One month after the Hall of Fame announcement last year, Sutton died at the age of 84 on May 23. His son, Sean Sutton, spoke on his father's behalf at the ceremony. 

“My dad loved every coaching stop from Tulsa Central High School to Oklahoma State. ... My dad’s life had hills and valleys. He did not run from it. He faced it head on," Sutton said. 

After one of the greatest careers of any player in WNBA history, Catchings joined the ranks of basketball's immortals on Saturday. The Indiana Fever legend was named an All-Star in 10 of her 15 seasons, was named MVP in 2011 and Finals MVP in 2012. 


#20HoopClass enshrinee, Tamika Catchings. pic.twitter.com/3b3VckvybR

Catchings used her speech to share a story about how she found her way by playing basketball. 

Tim Reynolds @ByTimReynolds

Tamika Catchings ... wow.<br><br>"Basketball chose me, an awkward, lanky, introverted tomboy, born with a hearing disability, a speech impediment, and a will to overcome obstacles, dream big and to change the world."<br><br>One of the best quotes I've ever heard.

Basketball HOF @Hoophall

“They say it takes a village to raise a child, I say it takes a village to make dreams come true.” - Tamika Catchings #20HoopClass

Like Bryant and Sutton, Baumann was a posthumous inductee in this year's class. He died from a heart attack in 2018 at the age of 51. 

From 1994 until his death, Baumann worked as a FIBA executive. He was promoted to secretary general of the organization in 2003 and helped grow the sport's youth sector and helped launch 3x3 basketball.  


#20HoopClass enshrinee, Patrick Baumann. pic.twitter.com/Rg7WZEFAqM

Tomjanovich's name was synonymous with Houston Rockets basketball for 34 seasons between his time as a player and coach. He was originally drafted by the franchise in 1971 when they were still based in San Diego. 


"As a young boy...I dreamed of one day getting to the NBA. <br><br>After today, I can say that my life turned out better than my wildest dreams."<br><br>- Rudy T. #20HoopClass pic.twitter.com/qGwPV6VYEa

After an 11-year playing career that included five All-Star appearances, Tomjanovich transitioned into the coaching ranks. He spent 10 seasons as an assistant under Bill Fitch and Don Chaney, the Michigan alum was named head coach in February 1992. 

Tomjanovich is the Rockets' all-time leader with 503 wins and 51 playoff victories. He led the franchise to back-to-back titles in 1994 and 1995. 

Basketball HOF @Hoophall

“I owe so much to the game of basketball, it has given me a very rich life. It has given me great relationship and memories.” - Rudy Tomjanovich #20HoopClass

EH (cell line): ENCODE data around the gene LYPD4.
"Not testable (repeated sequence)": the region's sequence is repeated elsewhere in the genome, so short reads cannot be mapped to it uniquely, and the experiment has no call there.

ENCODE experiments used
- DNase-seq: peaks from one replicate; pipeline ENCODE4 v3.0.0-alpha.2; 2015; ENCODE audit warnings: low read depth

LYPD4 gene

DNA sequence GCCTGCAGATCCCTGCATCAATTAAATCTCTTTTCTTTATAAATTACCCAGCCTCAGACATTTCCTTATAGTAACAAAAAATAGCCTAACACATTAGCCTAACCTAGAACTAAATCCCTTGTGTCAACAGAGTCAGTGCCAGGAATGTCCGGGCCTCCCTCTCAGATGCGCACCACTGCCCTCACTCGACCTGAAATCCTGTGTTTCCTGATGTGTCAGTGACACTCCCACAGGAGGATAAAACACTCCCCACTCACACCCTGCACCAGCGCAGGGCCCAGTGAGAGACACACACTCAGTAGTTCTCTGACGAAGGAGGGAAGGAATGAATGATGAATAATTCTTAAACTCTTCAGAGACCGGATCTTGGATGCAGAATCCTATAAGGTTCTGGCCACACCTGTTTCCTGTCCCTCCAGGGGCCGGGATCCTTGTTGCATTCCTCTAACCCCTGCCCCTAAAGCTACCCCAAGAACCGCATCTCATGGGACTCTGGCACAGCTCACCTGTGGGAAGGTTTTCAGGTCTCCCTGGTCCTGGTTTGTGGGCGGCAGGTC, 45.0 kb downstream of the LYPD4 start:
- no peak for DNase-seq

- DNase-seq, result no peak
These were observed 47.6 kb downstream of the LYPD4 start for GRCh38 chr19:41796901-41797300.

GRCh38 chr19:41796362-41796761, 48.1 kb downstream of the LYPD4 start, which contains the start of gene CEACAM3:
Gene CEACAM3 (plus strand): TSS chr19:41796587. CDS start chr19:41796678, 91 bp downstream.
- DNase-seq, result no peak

Mulkey, who is getting settled in her new job as LSU women's basketball head coach after 21 seasons at Baylor, has long been regarded as one of the best college coaches.  

Prior to Mulkey's hiring in 2000, the Bears never made the NCAA women's tournament. They made the tournament 18 times during her run, winning three national titles and becoming the first men's or women's team to finish a season 40-0 when they did it in 2011-12. 

Basketball HOF @Hoophall

“All of us being honored tonight understand we are only here because of one of life’s greatest honors. We get the credit when it should be shared with so many others.” - Kim Mulkey #20HoopClass


#20HoopClass enshrinee, Kim Mulkey. pic.twitter.com/6iHFqTMkB3

Basketball HOF @Hoophall

“No coach stands here without great players. They believed in me, embraced me and allowed me to push them beyond where they thought they could go.” - Kim Mulkey #20HoopClass

Bryant, Duncan and Garnett were three of the biggest stars of their generation. They combined to win 11 championships during their playing days. 

Catchings, Mulkey and Stevens have been instrumental in raising the profile of women's basketball around the world. 

Sutton and Tomjanovich have resumes that can match any coach from their eras. Baumann helped transform basketball into a global game that is played professionally in 213 countries around the world. 

Even though it took longer than expected to hold the ceremony due to the COVID-19 pandemic, the 2020 class finally got its much-deserved moment of glory.